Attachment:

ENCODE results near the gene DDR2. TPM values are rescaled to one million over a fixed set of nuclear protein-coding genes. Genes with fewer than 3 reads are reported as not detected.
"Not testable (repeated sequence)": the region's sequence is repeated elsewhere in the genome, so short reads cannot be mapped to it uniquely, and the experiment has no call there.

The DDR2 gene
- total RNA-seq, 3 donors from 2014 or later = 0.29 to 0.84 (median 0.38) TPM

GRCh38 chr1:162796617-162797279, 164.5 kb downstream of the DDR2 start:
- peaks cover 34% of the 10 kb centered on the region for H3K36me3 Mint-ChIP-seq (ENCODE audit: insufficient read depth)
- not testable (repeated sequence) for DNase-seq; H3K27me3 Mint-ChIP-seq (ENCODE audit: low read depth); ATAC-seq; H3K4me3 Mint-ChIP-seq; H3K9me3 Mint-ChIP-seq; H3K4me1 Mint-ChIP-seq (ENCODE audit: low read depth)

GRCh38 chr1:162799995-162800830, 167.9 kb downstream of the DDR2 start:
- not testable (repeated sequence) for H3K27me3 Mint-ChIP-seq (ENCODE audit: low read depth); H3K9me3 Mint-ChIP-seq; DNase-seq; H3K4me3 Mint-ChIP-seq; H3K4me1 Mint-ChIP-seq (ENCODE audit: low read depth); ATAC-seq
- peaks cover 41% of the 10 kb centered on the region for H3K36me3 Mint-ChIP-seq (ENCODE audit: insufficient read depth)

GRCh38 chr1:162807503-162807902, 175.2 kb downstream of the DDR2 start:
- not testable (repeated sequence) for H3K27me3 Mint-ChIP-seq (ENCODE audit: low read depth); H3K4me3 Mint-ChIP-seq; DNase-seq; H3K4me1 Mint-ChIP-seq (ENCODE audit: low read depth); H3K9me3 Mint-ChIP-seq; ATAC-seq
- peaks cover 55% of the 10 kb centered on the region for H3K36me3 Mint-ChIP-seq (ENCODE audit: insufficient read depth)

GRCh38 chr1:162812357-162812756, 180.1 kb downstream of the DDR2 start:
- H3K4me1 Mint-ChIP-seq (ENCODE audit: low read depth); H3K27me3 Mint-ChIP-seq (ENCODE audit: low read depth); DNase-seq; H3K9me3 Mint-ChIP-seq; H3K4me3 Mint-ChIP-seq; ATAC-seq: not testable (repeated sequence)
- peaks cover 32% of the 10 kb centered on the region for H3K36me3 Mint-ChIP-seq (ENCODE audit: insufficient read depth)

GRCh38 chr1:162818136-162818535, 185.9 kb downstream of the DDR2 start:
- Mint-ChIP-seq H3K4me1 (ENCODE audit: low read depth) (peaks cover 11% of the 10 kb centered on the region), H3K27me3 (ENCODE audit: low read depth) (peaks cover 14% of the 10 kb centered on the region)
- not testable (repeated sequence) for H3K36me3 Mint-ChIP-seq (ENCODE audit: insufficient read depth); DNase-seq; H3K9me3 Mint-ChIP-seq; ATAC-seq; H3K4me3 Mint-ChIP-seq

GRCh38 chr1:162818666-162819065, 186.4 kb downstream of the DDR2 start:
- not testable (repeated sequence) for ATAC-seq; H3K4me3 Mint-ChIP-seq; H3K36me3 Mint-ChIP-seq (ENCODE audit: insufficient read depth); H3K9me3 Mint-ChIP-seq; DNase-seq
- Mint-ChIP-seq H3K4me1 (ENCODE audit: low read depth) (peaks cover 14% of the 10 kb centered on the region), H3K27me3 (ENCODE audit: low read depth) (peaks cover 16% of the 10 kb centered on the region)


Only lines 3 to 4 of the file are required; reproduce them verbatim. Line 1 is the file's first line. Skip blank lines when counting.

The DDR2 gene
- total RNA-seq, 3 donors from 2014 or later = 0.29 to 0.84 (median 0.38) TPM